Barclay twins: billionaire brothers square off in court

The Barclay twins spent 60 years building a business empire together. Now, they are squabbling over the spoils and threatening lawsuits.

Sir David Barclay, left, with his twin brother, Sir Frederick © Getty

Born ten minutes apart, Sir David and Sir Frederick Barclay have been inseparable for much of their lives. But 60 years after they began building their business empire, the 85-year-old brothers have been ripped apart by an extraordinary family row – played out in the gilded environs of their prize asset, London’s Ritz Hotel.

Sir Frederick and his daughter, Amanda, are taking legal action against the three sons of Sir David (Alastair, Aidan and Howard), plus a grandson, for allegedly bugging his private conversations in the hotel’s conservatory – his favoured retreat for business meetings and smoking cigars. The row, which erupted when Alastair was caught on film handling the bugging device, has thrust the family’s famously secretive affairs into the spotlight, exposing a split about the future of their empire. Until now, the “Thatcherite billionaires” – who also own the Daily Telegraph stable of newspapers, the online retailer the Very Group (previously known as Shop Direct) and delivery firm Yodel – “have been two sides of one coin in the public imagination”, says Henry Mance in the Financial Times.

Selling off The Ritz

The Ritz has become “the focal point in a 21st-century power struggle as dramaticas Succession, the hit TV series about a media empire run by a feuding family”, says The Guardian. Last week, Sir Frederick outlined that he would sue Sir David’s clan – who now control Ellerman Holdings, the holding company for the Barclays’ UK assets – if they sold The Ritz for less than £1bn. With parts of the empire apparently in financial difficulty, there had been reports that the hotel, which the brothers bought for £75m in 1995, could be sold to a Saudi Arabian private-investment firm for about £750m. David’s family maintains that Frederick and Amanda have “no power” to block the decision but, clearly, division in the family makes any sale more difficult.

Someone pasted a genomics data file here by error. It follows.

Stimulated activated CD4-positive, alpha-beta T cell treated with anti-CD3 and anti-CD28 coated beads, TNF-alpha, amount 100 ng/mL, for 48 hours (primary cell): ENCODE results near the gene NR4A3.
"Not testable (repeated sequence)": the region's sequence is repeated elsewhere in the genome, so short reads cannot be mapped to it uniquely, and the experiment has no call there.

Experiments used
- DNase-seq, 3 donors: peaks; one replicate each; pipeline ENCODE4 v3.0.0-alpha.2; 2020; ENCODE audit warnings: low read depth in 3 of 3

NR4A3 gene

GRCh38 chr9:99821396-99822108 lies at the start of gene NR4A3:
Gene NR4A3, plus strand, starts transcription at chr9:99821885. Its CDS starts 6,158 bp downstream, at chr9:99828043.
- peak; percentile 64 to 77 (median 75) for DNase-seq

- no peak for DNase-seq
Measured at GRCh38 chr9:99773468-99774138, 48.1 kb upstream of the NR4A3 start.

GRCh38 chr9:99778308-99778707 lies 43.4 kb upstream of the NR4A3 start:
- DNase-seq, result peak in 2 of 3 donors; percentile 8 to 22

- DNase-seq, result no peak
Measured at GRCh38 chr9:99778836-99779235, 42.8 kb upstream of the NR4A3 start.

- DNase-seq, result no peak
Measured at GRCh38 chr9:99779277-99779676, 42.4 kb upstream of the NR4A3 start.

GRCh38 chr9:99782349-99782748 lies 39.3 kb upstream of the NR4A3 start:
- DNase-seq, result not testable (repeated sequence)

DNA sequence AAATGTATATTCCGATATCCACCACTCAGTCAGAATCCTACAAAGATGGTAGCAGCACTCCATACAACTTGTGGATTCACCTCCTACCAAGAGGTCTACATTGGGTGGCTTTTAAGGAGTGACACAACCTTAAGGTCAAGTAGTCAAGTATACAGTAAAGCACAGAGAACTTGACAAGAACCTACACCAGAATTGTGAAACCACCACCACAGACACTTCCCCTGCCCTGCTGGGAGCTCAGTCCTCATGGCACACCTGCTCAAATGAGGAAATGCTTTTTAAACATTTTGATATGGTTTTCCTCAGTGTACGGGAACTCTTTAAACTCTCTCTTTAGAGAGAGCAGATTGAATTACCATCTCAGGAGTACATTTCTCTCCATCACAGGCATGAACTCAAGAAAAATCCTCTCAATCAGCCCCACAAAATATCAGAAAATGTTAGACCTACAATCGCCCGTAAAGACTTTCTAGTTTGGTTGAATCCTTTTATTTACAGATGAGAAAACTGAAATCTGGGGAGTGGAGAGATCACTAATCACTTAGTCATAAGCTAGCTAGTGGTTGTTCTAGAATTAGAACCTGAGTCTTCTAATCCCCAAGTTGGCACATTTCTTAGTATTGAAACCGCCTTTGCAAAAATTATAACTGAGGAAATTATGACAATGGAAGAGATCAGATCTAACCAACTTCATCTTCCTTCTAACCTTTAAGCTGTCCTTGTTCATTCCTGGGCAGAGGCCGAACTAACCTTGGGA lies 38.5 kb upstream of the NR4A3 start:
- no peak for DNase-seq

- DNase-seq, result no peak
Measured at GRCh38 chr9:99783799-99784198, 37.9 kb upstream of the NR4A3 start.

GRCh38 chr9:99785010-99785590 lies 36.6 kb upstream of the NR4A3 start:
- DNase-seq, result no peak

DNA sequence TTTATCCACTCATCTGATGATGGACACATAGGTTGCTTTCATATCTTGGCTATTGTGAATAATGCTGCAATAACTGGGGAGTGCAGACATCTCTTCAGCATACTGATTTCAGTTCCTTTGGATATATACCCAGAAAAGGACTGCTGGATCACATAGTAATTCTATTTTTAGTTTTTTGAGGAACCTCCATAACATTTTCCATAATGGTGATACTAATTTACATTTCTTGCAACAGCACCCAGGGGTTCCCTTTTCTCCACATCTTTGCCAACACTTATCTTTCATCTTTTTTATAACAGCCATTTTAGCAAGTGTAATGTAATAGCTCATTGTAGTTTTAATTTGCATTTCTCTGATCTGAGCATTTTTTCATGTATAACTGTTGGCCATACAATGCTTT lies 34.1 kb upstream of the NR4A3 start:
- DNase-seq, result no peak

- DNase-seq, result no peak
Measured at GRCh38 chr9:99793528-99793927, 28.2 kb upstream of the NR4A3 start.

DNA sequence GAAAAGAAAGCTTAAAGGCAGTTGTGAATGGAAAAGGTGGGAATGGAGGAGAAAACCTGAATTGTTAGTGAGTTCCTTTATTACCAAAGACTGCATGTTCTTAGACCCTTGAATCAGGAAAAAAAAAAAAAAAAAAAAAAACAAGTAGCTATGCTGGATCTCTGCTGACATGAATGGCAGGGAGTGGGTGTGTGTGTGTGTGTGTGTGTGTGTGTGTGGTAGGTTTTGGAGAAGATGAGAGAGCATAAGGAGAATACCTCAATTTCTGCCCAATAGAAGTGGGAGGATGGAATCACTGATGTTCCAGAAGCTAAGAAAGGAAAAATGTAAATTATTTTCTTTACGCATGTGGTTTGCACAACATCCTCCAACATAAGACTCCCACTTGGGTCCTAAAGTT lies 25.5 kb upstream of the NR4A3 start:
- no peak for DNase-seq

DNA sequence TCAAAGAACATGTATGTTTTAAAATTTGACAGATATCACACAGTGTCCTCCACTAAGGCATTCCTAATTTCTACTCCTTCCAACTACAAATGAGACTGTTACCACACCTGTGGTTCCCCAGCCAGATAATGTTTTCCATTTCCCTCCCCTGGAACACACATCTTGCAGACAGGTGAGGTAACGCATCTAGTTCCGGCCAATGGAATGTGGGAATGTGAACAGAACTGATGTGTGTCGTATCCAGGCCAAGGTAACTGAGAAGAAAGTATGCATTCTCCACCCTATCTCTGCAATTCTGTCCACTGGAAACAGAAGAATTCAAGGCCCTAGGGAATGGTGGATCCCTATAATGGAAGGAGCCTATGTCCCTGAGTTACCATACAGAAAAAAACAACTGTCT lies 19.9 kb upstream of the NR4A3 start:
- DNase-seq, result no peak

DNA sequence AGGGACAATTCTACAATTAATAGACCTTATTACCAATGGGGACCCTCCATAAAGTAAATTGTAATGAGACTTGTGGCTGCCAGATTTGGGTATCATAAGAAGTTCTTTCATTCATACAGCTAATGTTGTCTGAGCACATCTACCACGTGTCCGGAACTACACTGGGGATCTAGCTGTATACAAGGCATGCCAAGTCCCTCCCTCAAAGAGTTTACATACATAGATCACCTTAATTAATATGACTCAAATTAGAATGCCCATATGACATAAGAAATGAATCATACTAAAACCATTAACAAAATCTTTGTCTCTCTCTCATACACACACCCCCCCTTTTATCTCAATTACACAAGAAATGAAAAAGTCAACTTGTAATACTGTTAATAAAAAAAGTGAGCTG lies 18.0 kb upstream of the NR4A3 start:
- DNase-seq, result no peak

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The empire-building begins

The family had humble beginnings. Born in 1934 in Hammersmith, west London, the sons of a travelling salesman, they began work together at the age of 16 in the accounts department of GEC, before branching out into a decorating business. Within ten years, they were buying up old boarding houses and, by the 1970s, owned London landmarks including the Lowndes Hotel. But it was “the 1980s that were really the breakthrough years for the brothers, when their ability to buy companies cheaply, develop the property and sell off parts, came good”. Their first really big break came when they bought the shipping and brewing group Ellerman Lines for just £45m from the family scion’s widow. Five years later, they sold the brewing division for £240m.

It now appears that the rift between “the once inseparable twins” had “been building for years”, says The Guardian. Four years ago, when a new headstone was placed on their father’s grave, Sir David put his name on it, but “Sir Frederick’s name is absent”. Now “in the twilight of their business careers”, this bitter family feud is threatening the break-up of their empire, setting cousin against cousin. Whatever one might think about the brothers’ often controversial dealings, Barclay v Barclay is a sad conclusion.

Jane writes profiles for MoneyWeek and is city editor of The Week. A former British Society of Magazine Editors editor of the year, she cut her teeth in journalism editing The Daily Telegraph’s Letters page and writing gossip for the London Evening Standard – while contributing to a kaleidoscopic range of business magazines including Personnel Today, Edge, Microscope, Computing, PC Business World, and Business & Finance.

She has edited corporate publications for accountants BDO, business psychologists YSC Consulting, and the law firm Stephenson Harwood – also enjoying a stint as a researcher for the due diligence department of a global risk advisory firm.

Her sole book to date, Stay or Go? (2016), rehearsed the arguments on both sides of the EU referendum.

She lives in north London, has a degree in modern history from Trinity College, Oxford, and is currently learning to play the drums.